When I am in Mexico, I smoke more cigars than in the United States. In part, that is because my demand is higher: there are more places in which I am allowed to smoke, and since my family usually doesn’t travel with me, I have more time during which I feel free to smoke.
But my increased smoking is also supply-driven. It is simply easier to get a good smooth cigar, at least to my own personal taste. (I recommend Hoyo de Monterrey, but do note that in cigars as in music and wine, my preferences are rather plebian.) With more good cigars around, I smoke more cigars.
To be honest, the demand reasons outdistance the supply ones. After all, there is a cigar bar right around the corner from my house in Washington, D.C. I could easily set up shop there are work away in a haze of smoke, especially during the summer. Hell, I could light up in the backyard. But I don’t.
The same principle applies to Mexican political parties. Voters might demand more parties because they do not like the existing options.
But institutional factors might also encourage more viable parties to be formed, which will in turn pull voters away from existing parties even with no change in preferences.
In Mexico, the law encourages party formation and provides the new parties with guaranteed resources. And so, more parties are formed. That pulls voters away from the big parties. The new parties disproportionately grab votes from the PRD and PAN for two reasons. (1) They make ideological pitches (an easy way to grab votes) and PRD and PAN voters are more ideological; (2) The PRD and PAN have less efficient machines than the PRI.
Before I continue, let me make two points up front. First, I am proposing a hypothesis which I am not sure how to test. I have no doubt that some of the decline in major-party support is demand-driven, that is, comes from changes in underlying voter preferences rather than the proliferation of parties clamoring for their votes. Second, I am ascribing no normative value to this development: I doubt that Mexico would be better off under a stable three-party system.
Here is how you establish a party in Mexico. First, you get a membership equal to 0.26% of the electoral roll. (You can find a continuously updated roll here.) That’d be about 226,000 people, spread over at least 20 states. You submit that list in January the year before an election. By August, you should have approval by the National Electoral Institute (INE). That gives you immediate access to an annual pot of money worth about US$258 million. (That is per year, not per election.) Each party automatically gets $8.6 million. The rest is divvied up per your vote share at the last election, but for that first period you get $8.6 million. You also get free 250 hours of radio broadcast and 200 hours of television. You do not need to worry about opponents’ broadcast access: private funding is allowed, but the parties cannot purchase additional radio or TV slots although bigger parties are allocated more airtime.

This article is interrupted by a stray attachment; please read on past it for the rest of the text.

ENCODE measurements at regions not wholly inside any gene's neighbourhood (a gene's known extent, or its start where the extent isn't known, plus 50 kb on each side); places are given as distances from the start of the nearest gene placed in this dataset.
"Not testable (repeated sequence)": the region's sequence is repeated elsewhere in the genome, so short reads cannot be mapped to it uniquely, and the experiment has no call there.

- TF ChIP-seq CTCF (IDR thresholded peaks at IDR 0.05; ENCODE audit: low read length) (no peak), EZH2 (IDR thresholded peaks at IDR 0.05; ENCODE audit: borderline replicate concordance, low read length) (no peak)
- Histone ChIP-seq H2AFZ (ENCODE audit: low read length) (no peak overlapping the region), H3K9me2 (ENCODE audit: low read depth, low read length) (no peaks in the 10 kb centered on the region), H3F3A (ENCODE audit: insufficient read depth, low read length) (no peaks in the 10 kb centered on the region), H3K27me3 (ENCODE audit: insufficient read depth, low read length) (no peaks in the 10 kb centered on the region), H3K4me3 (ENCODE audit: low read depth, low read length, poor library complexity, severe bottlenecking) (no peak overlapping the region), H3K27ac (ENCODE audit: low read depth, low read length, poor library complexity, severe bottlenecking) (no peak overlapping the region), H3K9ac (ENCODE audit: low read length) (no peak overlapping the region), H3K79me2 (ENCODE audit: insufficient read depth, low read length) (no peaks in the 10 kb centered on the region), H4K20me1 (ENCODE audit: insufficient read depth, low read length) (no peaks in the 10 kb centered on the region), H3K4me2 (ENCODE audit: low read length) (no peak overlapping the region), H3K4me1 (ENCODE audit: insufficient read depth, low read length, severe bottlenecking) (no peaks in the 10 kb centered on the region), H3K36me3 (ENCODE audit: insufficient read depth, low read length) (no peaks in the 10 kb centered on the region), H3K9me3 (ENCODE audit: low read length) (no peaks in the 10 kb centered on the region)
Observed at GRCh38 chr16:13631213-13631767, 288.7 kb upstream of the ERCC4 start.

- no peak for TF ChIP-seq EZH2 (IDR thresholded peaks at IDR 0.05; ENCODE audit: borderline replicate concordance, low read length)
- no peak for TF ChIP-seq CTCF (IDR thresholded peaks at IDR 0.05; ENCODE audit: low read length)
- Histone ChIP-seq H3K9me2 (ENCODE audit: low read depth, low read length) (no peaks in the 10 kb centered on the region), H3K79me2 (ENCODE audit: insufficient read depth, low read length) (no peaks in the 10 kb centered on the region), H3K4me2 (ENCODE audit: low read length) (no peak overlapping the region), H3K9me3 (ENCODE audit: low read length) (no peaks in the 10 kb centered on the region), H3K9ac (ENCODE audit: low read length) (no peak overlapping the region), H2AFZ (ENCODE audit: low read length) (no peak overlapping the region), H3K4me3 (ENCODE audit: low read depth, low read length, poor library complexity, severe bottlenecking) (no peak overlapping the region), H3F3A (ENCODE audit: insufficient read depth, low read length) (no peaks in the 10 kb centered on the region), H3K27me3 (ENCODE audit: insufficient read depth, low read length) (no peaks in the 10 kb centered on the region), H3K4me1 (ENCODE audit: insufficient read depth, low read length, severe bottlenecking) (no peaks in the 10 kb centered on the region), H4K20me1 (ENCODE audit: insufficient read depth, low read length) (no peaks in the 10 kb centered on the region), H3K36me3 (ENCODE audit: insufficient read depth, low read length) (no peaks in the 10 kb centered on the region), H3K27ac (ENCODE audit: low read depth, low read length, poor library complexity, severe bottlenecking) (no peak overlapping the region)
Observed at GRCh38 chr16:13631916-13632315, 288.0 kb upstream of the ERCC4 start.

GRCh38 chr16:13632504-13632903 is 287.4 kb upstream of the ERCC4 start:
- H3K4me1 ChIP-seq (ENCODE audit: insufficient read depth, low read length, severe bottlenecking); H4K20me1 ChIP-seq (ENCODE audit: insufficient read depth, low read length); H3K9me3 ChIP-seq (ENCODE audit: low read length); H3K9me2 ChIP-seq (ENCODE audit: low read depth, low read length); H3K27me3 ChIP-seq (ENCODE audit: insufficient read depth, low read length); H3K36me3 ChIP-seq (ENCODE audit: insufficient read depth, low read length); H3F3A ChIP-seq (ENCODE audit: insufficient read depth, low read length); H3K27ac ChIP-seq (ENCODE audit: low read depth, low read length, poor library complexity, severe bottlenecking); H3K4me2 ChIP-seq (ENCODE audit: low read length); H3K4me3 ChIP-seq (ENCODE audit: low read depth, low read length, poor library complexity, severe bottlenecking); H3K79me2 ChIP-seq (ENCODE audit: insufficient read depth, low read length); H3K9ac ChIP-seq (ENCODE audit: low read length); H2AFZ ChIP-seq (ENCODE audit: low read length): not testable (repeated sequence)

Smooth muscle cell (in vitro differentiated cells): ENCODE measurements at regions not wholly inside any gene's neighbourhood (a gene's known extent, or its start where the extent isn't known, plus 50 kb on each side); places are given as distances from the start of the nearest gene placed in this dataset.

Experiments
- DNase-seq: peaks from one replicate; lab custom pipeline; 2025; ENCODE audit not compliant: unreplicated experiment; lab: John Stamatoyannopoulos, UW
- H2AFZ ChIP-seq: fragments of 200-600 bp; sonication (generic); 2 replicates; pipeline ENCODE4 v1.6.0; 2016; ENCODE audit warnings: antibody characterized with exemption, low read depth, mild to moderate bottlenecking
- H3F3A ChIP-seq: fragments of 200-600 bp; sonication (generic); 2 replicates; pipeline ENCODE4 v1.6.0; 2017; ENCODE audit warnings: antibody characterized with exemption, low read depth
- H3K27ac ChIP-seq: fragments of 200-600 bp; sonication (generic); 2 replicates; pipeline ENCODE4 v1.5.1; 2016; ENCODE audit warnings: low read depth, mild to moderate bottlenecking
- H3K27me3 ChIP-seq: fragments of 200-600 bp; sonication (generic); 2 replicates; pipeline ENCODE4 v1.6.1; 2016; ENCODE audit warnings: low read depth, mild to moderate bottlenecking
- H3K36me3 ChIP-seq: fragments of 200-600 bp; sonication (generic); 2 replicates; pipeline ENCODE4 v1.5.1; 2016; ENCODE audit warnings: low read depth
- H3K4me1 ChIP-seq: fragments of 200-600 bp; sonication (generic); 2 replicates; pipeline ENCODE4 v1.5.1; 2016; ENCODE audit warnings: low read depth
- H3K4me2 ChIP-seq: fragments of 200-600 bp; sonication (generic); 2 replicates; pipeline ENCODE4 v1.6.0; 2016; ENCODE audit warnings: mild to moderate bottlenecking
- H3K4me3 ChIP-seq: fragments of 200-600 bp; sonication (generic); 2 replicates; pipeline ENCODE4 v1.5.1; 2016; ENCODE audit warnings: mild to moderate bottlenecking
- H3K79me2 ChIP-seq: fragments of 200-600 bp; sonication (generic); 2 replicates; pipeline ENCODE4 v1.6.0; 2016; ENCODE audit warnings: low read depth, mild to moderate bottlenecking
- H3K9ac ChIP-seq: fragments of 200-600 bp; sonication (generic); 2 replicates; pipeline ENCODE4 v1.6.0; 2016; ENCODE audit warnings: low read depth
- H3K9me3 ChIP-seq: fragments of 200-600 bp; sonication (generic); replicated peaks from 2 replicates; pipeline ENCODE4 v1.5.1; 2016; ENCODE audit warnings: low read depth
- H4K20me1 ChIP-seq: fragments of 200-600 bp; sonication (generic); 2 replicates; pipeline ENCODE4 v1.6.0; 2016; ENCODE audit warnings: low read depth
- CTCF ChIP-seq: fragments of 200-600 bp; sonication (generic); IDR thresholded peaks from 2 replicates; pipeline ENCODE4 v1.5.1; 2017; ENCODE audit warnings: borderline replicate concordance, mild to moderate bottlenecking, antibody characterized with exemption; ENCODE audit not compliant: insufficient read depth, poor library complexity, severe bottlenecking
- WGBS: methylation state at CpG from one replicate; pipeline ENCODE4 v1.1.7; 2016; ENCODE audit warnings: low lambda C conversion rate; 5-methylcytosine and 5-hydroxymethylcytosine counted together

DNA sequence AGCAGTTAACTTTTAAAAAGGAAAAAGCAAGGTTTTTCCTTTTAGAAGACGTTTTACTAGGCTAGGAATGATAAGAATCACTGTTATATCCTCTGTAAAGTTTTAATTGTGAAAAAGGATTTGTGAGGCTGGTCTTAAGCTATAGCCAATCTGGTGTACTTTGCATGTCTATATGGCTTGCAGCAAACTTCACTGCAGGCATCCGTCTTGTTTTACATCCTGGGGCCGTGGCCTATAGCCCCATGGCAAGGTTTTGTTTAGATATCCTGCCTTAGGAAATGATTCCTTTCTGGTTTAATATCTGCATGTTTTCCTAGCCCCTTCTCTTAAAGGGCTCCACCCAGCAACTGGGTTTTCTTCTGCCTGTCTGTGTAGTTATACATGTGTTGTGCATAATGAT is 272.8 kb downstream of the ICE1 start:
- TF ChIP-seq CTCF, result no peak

So the barrier to entry is fairly low. You can get your initial membership almost however you want; you can think of that as an investment to get access to the public funding revenue stream.
Of course, you then need to win 2% 3% of the vote in the next Congressional election to retain your perks.* So you need an electoral strategy. You can try replicate the PRI’s machine, but that’s pricey. Easier to try to siphon off voters from the left or the right ... the Greens have grabbed the non-ideological populist spot. Or you can, a la the Humanists, come in with your own ready-made base of support.
Given that democracy only arrived in 1997, this set-up makes fragmentation seem almost inevitable, even if everyone in Mexico thought that things were going along fine. Imagine what the Tea Party would look like under this system. They could try to contest the PAN primary, but that would be hard: it is a national presidential primary with the rules always in flux. Moreover, there are only limited primaries for lower-level candidates. (The link takes you to a very good but 2003 article by Steven Wuhs of the University of Redlands; a slightly more up-to-date analysis can be found here from Kathleen Bruhn of UCSB.) Worse still, the PAN limits primary voting to those who “have been sponsored for party membership by a current member, have taken a course in party doctrine, and have served an apprenticeship as ‘adherents’ before being accepted into active membership.” (Page 7.) Given that the PAN is already pretty centrist, that would make it very hard to tug the party to the right.
Or you could just split off! Boom, the Social Encounter Party.
Ditto, the fracturing of the left. This is more ideological, but in Mexico it is easier to pick up your marbles and leave when the party takes a stance you do not like. Why should AMLO stick with a party that made a squishy compromise with the PRI (the Pact for Mexico) rather than strike out on his own? Boom, Morena.
And even the PRI will lose some to parties with a built-in voter base, who might decide they have more influence outside than in. (The PRI has moved away from open candidate selection.) Boom, Panal, with a built-in voter base from the unions.
Plus, of course, the inexplicable continuing success of the Greens, a party run as a cynical family business.
In other words, the slow breakup of the party system that Alejandro Hope noted may not reflect voter dissatisfaction at all. Rather, it may be an inevitable consequence of how Mexico finances its political parties. The situation is the opposite of my experience with cigars.
Thoughts? There is a good paper here, if you can figure out how to test the hypothesis.
* The law is somewhat confusing. A party needs 2% of the vote to receive any PR seats in the election, but it needs 3% of the vote to retain its status for the next election. Thus, the Labor Party will be able to seat its deputies in 2015, but the party will not be able to contest 2018.